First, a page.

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There is an anecdote, that German language has words for very precise psychological concepts. Does it have a word for the suffering that a responsible artisan/engineer feels when he is forced to work with poor tools/designs that negatively impact work and don't let him reach the level of quality and productivity he is used to?

  • "Opfer" Don't make yourself feel like that! Dump these tools. – πάντα ῥεῖ May 24 '18 at 22:05
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    I know the problem - "Das System hält mich zurück" – Iris May 25 '18 at 7:17
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    "Produktivitätsbremse" would be a word for such tools but I don't know of a single word for the state of having to use such tools that someone would use today. – RHa May 25 '18 at 8:00
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    Which kind of "tool"? My guess here is that you do not think of hammers and screwdrivers but of macOS and Java (as categories/examples)? – LаngLаngС May 25 '18 at 8:52
  • Is there this word in any other language? If so, you could add it to the question. – c.p. May 25 '18 at 13:58
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Werkzeugfrust

would mean the thing. It is a composite of "tool" and "frustration".

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Murksmelancholie maybe? I just made this up. You are allowed, too!

Really, if you want to coin a new word in German, go on. Scrabble manufacturers can't stop you, neither do the Duden folks. It's just how we roll.

  • That's a nice suggestion, but it is a little bit off the initial question. Your Murksmelancholie would be a word for a kind of sadness felt by somebody who involuntarily faces a product of bad quality ("Murks"). Of course, a poorly made tool is also a product, but still the question asked specifically for emotions related to poor tools or designs, not poor products in general. So, I would suggest to continue the brainstorming. – Christian Geiselmann May 25 '18 at 13:35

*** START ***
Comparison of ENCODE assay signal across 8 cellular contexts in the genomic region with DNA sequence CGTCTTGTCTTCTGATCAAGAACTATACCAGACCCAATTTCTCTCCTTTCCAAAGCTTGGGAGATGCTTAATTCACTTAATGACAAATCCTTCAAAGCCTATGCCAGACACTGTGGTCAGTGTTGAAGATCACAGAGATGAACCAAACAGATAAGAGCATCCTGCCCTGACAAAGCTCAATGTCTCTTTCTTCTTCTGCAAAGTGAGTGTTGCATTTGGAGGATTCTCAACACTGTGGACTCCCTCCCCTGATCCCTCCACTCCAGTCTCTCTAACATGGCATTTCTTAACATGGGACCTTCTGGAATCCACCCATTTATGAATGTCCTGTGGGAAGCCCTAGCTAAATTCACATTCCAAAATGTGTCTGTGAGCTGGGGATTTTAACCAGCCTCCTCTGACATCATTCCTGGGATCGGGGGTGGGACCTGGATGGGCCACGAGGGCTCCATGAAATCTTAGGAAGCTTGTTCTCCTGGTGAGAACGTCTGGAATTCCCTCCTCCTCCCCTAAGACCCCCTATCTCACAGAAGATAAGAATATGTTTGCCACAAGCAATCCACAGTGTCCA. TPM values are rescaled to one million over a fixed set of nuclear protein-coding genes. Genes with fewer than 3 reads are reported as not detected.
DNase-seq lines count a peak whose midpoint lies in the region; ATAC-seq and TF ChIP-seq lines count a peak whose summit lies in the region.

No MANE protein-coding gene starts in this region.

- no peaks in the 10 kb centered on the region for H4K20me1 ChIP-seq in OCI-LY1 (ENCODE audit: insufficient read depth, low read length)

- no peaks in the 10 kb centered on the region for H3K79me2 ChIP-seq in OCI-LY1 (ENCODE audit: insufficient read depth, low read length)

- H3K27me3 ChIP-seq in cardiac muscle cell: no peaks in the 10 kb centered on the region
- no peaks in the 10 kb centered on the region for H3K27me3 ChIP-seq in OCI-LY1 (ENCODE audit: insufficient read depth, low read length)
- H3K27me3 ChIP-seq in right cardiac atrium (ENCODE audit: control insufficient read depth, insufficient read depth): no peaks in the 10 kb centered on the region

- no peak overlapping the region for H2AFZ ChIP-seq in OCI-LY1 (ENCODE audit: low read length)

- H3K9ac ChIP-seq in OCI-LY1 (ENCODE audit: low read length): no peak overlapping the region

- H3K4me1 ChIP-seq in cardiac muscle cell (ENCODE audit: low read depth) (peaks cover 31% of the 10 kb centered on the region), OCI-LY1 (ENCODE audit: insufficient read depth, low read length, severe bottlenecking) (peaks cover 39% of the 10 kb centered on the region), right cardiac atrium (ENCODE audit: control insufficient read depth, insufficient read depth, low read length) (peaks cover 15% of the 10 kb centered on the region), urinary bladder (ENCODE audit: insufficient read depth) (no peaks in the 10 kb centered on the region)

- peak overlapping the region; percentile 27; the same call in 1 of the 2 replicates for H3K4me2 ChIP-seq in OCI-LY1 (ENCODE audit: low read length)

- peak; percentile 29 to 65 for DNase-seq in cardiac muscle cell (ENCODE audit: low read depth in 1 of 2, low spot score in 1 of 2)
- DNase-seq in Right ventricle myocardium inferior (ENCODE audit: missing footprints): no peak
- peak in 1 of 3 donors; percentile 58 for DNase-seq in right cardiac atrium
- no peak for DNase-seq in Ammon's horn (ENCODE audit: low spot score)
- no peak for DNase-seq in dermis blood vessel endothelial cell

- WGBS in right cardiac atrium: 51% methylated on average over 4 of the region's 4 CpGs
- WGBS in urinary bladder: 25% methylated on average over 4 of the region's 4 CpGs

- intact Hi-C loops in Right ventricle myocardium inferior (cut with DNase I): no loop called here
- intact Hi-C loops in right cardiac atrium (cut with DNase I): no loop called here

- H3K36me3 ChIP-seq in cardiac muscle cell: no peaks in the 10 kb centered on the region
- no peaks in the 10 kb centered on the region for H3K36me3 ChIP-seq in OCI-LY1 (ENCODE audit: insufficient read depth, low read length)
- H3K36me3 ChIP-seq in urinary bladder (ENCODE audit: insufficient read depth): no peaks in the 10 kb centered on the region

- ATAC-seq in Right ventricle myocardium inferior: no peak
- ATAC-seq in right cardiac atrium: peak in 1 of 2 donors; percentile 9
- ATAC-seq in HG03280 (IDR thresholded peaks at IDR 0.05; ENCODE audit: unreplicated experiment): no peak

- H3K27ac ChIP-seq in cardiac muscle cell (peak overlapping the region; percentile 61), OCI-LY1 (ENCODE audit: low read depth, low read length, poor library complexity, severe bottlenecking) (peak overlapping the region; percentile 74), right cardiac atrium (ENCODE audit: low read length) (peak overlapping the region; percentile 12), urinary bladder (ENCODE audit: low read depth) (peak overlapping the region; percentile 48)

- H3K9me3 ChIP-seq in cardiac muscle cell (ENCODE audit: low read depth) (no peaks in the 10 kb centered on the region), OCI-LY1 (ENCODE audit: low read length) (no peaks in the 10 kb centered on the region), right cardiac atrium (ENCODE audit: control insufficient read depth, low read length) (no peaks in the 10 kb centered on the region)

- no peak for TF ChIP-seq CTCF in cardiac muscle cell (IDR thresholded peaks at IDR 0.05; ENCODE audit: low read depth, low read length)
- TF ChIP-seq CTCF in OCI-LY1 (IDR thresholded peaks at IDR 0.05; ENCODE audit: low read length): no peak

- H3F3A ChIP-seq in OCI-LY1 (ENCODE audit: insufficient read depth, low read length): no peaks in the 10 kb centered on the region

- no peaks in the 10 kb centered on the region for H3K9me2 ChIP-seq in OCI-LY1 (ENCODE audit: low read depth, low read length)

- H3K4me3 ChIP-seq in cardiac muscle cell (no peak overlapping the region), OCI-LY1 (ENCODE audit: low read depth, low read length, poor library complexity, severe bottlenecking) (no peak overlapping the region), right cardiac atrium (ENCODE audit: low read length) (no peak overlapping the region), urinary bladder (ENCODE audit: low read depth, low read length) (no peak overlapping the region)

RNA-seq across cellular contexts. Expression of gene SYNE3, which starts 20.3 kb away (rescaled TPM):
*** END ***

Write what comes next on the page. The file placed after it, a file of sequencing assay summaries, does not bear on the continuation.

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What I suggest is not a single word, rather an expression (could be considered idiomatic):

vom Material ausgebremst

One could imagine a technician or an artisans saying something like:

Das ist nicht so gut geworden, wie es hätte werden sollen. Zu unpräsise an den Kanten. Tja. Da wurden wir mal wieder vom Material ausgebremst.

Where "Material" may refer to the material they are working on (pieces of metal, or whatever), or the tools they are working with.

Interestingly, from everyday practice in Germany, I do not remember people complaining about bad tools. Rather you would hear artisans express their proud and joy of quality tools e.g. in a phrase such as

Ma braucht halt reachte Mascheena!

(Man braucht halt ordentliche Maschinen!), here in Swabian dialect, as a way to express satisfaction with the result of their work.

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    "Material" und "Tools" sind aber was ganz anderes... – tofro May 25 '18 at 18:18
  • @tofro In der Handwerker-Sprachpraxis, die ich kenne (Südwestdeutschland), kann "Material" auch die Gerätschaften bezeichnen. – Christian Geiselmann May 25 '18 at 18:20
  • Ne. "Material" ist das, aus was man was macht - "Werkzeug" ist "Werkzeug". Nur der Sportler und Bürohengst (vgl. "Büromaterial") versteht unter "Material" sein Handwerkszeug. – tofro May 25 '18 at 19:11
  • @tofro Willst du den ländlichen Werktätigen, denen ich hier lausche, sagen, dass ihr Deutsch falsch und ihr Umgang mit dem Lexikon liederlich sei? Das kannst du gerne machen. Allein, es ändert ihre Praxis nicht. – Christian Geiselmann May 25 '18 at 20:14

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